“If he is in error, he should be corrected with all kindness.” – Ignatius of Loyola
This morning as I read the post at dotMagis,all I could think of is how critical we are out here on the internet – and while this applies to all, I am really thinking of a lot of Catholic blogs and bloggers who go after one another with wild abandon. Yes, sadly, sometimes I do this too, but I do try not to. As Lent has progressed, I have done (keep reading at the Times Union…)
“Greater attention is due to the members of the lay faithful most
engaged in the fields of catechesis, liturgical animation, charitable
activity and social commitment. Their faith formation is critical if
the Gospel is to become present and fruitful in contemporary society.
It is not right for them to feel treated like second-class citizens in
the Church, despite the committed work which they carry out in
accordance with their proper vocation, and the great sacrifice which
this dedication at times demands of them. In all of this, it is
particularly important for Pastors to ensure that a spirit of
communion reigns among priests, religious and the lay faithful, and that sterile divisions, criticism and unhealthy mistrust are avoided.”
Benedict XVI 3/25/12 (Vespers)
These words from Pope Benedict XVI were sent to me via my friend Michelle Francl Donnay. They came to me on a day that I really needed them, that’s for certain. At the very least, reading them is a reminder to me that simplistic judgements like, “Pope = good,” or “Pope = Bad.” are not helpful. However, respect and criticism are both very necessary in all things. If you ask me, that is; I know that not everyone will agree.
And while I find some encouragement with them, I do (continue reading at the Times Union…)
The sad anniversary is upon us; my sister-in-law Olga died one year ago on March 23, 2011. So much has happened and yet it seems like only a minute ago. We miss her terribly. Olga and I did not always get along, but honestly, I would be hard pressed to name someone besides my own mother, who was as good to me.
This was what I posted last year. I love that photo… that bow, that smile, that Olga.
Today I got an email from a friend who is facing death and (continue reading at the Times-Union…)
(This is the text of a reflection that I offered at Lenten Tuesday Evening Prayer at St. Edward the Confessor. I am reflecting on Tuesday’s Gospel, John 5:1-16.)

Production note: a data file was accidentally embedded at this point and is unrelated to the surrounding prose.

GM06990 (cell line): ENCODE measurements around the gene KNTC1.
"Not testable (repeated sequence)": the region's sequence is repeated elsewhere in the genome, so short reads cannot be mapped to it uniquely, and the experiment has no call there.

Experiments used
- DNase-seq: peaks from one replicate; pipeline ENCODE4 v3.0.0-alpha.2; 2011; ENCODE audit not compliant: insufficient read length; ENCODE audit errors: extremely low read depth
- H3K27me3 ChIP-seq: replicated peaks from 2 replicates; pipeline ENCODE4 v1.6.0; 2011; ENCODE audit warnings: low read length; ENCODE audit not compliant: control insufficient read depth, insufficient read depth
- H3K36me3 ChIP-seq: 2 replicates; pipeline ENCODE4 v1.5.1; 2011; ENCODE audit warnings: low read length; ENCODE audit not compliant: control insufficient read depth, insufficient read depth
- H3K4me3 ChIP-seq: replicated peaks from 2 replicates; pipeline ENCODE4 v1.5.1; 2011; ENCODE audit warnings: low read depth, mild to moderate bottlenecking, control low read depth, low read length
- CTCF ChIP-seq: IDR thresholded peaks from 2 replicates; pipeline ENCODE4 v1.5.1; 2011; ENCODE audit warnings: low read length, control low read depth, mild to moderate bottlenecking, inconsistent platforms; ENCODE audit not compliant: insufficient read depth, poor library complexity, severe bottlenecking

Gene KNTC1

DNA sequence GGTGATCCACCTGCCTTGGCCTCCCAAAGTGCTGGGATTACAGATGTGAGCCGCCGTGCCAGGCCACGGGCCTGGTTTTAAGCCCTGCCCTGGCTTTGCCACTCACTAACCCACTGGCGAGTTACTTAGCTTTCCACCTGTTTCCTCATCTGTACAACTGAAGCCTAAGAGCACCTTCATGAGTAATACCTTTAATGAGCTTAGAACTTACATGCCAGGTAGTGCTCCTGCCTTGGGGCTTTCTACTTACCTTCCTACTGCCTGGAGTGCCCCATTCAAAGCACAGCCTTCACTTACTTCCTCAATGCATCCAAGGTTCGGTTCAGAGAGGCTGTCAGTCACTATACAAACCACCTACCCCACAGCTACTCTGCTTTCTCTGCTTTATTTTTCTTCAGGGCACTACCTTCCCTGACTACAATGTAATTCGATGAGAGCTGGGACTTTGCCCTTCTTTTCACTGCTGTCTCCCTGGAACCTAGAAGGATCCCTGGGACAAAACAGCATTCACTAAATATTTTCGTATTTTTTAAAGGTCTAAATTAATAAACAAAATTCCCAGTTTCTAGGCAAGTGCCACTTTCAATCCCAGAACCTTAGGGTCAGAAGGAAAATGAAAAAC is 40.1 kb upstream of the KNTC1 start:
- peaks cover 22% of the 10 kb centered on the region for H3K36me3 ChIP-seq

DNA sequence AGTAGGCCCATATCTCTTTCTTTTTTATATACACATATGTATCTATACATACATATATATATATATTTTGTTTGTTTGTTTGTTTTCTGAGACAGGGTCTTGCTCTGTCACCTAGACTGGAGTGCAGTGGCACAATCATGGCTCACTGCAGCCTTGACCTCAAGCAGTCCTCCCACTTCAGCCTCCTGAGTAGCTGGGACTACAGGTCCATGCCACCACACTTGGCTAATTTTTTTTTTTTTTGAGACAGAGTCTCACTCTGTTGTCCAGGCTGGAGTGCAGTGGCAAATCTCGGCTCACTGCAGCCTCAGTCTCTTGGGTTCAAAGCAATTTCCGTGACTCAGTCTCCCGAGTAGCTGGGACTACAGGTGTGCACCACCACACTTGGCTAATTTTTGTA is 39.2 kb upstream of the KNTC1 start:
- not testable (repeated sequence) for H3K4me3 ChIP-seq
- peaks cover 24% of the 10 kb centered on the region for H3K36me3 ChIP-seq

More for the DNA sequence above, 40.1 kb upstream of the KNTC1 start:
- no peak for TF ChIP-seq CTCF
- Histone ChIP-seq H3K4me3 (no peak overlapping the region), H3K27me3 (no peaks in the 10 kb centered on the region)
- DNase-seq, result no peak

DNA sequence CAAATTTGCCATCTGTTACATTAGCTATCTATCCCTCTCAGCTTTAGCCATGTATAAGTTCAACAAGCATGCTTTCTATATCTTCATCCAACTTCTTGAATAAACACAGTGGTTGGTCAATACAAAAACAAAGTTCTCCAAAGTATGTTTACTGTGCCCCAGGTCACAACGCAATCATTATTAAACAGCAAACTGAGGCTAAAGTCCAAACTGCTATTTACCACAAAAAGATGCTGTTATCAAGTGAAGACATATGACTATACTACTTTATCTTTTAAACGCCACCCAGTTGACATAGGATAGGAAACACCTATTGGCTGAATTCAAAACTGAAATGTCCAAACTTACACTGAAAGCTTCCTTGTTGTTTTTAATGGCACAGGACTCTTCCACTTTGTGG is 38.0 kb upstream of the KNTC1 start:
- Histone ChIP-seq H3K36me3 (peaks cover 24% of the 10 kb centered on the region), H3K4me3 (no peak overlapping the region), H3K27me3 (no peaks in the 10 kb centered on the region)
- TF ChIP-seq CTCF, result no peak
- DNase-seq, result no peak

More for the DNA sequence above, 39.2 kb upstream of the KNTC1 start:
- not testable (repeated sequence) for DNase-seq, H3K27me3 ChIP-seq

The Pool of Bethesda, Jerusalem, November 2004. Photo by Fran Rossi Szpylczyn
The words stung as I read them; he wrote: “It’s kinda like this… Many cripples were left waiting at the Pool of Bethesda. I doubt their pain would be mollified by your words. After listening to you talk about the free response that is love, a Deuteronomistic view of the world, and Job 39 – and after you and Jesus walk away with the cheering admirers – they’d still be crippled, in pain, and left behind at the Pool.”
* Ouch *
Those words came to me in the form of a recent blog comment. Ironically it came in response to a blog post that I had written about how lovely evening prayer, and our community at St. Edward’s was. This person had already left a few comments at the blog, appearing like a peaceful, unbelieving, and wistful interloper, but in retrospect, he seemed somewhat hurt and angry. My concern for him was countered with knowing that there were probably no words that I could offer to him. It was not lost on me that the last line of his comment referred to the very Gospel I would be here to talk about tonight.
This is where I…(Continue reading at the Times Union…)
For someone who began Lent by offering some thoughts on being “Too Busy for Lent,” I have proved once again that I am… continue reading at the Times Union.
Recently I heard a priest tell a story about when he was growing up. This man is probably about 6 or 8 years younger than I am. He is younger, this I know to be true. He is very gregarious and very funny, but like so many funny people, he is actually saying something serious almost all the time. He was telling us that when he was a kid, sometimes it seemed that all he ever learned was that Jesus handed out daisies. Oh that image, Hippy Jesus, nice all the time and always feeling kind of groovy, mellow and cool.
Forgive me if you find me irreverent, but that is how the image pops up for me. And frankly, it is an image of Christ that I am not too fond of.
While we are at it, I find that the idea that Jesus is judging us with suspicion all the time, and making sure that we behave, is not helpful either. Oh Jesus help us! Jesus holding our hands and giving out daisies is not helpful; Jesus smacking us down. Is this the best we can do?
Why must we project all this on the Lord? OK, OK – for the record, I have spent time in both camps; Tough Love Jesus and Hippy Jesus. At least in my own discernment, I found that those images had a lot more to do with me and where I was at that time, than with Jesus. On knowing God, St. Augustine said, “Si comprehendis, non est Deus.” (If you think that you understand God, that is not God.) Quite simply, God is (please continue reading at the Times Union…)